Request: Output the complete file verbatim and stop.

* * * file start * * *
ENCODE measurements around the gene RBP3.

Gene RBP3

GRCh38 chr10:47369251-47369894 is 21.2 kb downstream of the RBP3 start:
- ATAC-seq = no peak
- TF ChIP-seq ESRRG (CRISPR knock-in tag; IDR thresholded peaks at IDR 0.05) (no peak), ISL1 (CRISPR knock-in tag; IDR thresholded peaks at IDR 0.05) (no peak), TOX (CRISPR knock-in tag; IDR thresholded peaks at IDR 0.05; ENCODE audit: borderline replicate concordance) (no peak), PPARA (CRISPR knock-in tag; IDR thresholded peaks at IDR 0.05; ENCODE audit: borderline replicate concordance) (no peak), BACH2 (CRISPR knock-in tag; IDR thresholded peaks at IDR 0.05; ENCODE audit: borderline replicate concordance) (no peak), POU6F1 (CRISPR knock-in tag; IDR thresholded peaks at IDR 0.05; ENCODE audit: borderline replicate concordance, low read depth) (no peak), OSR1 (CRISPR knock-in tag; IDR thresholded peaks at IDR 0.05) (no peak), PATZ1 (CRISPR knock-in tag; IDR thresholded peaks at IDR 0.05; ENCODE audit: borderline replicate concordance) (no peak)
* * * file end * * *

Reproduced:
ENCODE measurements around the gene RBP3.

Gene RBP3

GRCh38 chr10:47369251-47369894 is 21.2 kb downstream of the RBP3 start:
- ATAC-seq = no peak
- TF ChIP-seq ESRRG (CRISPR knock-in tag; IDR thresholded peaks at IDR 0.05) (no peak), ISL1 (CRISPR knock-in tag; IDR thresholded peaks at IDR 0.05) (no peak), TOX (CRISPR knock-in tag; IDR thresholded peaks at IDR 0.05; ENCODE audit: borderline replicate concordance) (no peak), PPARA (CRISPR knock-in tag; IDR thresholded peaks at IDR 0.05; ENCODE audit: borderline replicate concordance) (no peak), BACH2 (CRISPR knock-in tag; IDR thresholded peaks at IDR 0.05; ENCODE audit: borderline replicate concordance) (no peak), POU6F1 (CRISPR knock-in tag; IDR thresholded peaks at IDR 0.05; ENCODE audit: borderline replicate concordance, low read depth) (no peak), OSR1 (CRISPR knock-in tag; IDR thresholded peaks at IDR 0.05) (no peak), PATZ1 (CRISPR knock-in tag; IDR thresholded peaks at IDR 0.05; ENCODE audit: borderline replicate concordance) (no peak)